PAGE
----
Dante Gabriel Rossetti

(12 May 1828 – 9 April 1882 / London / England)

Afterwards - Poem by Dante Gabriel Rossetti

SHE opened her moist crimson lips to sing;
And from her throat that is so white and full
The notes leaped like a fountain. A smooth lull
Was o'er my heart: as when—a viol—string
Having been broken—the first musical ring
Once over, all the rest is but a dull
Crude dissonance, howe'er thou twist and pull
The sundered fragments. A most weary thing
It is within the perished heart to seek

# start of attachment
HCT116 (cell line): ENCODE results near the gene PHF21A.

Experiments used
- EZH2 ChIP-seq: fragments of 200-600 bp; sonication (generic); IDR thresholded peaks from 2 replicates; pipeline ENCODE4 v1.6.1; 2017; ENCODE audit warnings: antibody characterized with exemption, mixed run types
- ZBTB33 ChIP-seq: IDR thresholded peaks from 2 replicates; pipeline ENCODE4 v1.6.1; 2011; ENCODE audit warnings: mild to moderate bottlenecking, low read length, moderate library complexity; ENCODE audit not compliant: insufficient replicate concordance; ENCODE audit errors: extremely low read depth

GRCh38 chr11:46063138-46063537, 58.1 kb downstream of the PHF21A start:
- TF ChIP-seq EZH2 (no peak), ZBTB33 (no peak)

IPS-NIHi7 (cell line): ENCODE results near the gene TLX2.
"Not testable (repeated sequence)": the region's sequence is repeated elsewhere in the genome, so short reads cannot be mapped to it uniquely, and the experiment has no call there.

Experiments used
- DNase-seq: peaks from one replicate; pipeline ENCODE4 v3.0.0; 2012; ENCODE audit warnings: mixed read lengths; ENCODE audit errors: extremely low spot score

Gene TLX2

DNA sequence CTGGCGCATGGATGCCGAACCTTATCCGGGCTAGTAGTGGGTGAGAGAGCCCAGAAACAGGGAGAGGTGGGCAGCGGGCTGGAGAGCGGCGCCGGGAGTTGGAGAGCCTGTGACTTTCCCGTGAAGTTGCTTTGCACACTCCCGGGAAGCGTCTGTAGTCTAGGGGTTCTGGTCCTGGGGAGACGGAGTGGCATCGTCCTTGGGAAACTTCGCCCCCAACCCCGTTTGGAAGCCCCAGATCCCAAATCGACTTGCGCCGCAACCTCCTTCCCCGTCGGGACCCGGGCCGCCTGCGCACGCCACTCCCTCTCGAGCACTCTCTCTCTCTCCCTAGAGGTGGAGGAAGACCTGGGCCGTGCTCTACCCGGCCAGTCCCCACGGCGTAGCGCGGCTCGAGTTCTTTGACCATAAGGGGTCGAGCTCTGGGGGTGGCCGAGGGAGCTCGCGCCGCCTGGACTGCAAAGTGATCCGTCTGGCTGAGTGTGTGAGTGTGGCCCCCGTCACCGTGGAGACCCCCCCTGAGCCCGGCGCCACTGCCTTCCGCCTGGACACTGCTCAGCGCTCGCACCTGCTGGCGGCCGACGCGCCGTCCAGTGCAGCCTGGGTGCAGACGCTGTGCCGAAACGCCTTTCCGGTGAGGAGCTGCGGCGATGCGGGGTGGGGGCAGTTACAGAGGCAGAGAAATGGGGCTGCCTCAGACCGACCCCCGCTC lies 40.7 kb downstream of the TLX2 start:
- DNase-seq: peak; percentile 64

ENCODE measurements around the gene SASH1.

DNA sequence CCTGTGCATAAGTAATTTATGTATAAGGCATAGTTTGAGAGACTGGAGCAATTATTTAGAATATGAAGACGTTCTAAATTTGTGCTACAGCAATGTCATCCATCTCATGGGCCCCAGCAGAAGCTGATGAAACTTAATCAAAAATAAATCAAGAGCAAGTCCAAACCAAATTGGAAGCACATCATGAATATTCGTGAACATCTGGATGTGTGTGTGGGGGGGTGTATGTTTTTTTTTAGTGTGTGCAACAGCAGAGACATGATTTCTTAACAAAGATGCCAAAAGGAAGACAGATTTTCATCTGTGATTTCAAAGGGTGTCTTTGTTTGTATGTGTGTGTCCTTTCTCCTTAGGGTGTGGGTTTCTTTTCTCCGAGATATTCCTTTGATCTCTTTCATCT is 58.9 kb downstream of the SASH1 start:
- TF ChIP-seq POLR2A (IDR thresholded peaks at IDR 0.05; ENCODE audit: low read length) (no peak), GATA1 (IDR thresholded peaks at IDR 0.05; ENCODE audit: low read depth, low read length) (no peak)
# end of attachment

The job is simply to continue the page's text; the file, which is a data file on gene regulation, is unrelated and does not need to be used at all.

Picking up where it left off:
Pain, and not find it, but a clinging pall
Like sleep upon the mind. The mere set plan
Of life then comes, and grief that is not weak
Because it has no tears. Life's all—in—all
Was certainly at end when this began.


Comments about Afterwards by Dante Gabriel Rossetti

  • Susan Williams (5/16/2017 1:45:00 AM)


    A most weary thing
    It is within the perished heart to seek
    Pain, and not find it, but a clinging pall
    Like sleep upon the mind. - - - - - - - - - - - - - - - -If the pain is never sharp can the passion ever be deep?
    (Report) Reply

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Poem Submitted: Monday, April 12, 2010



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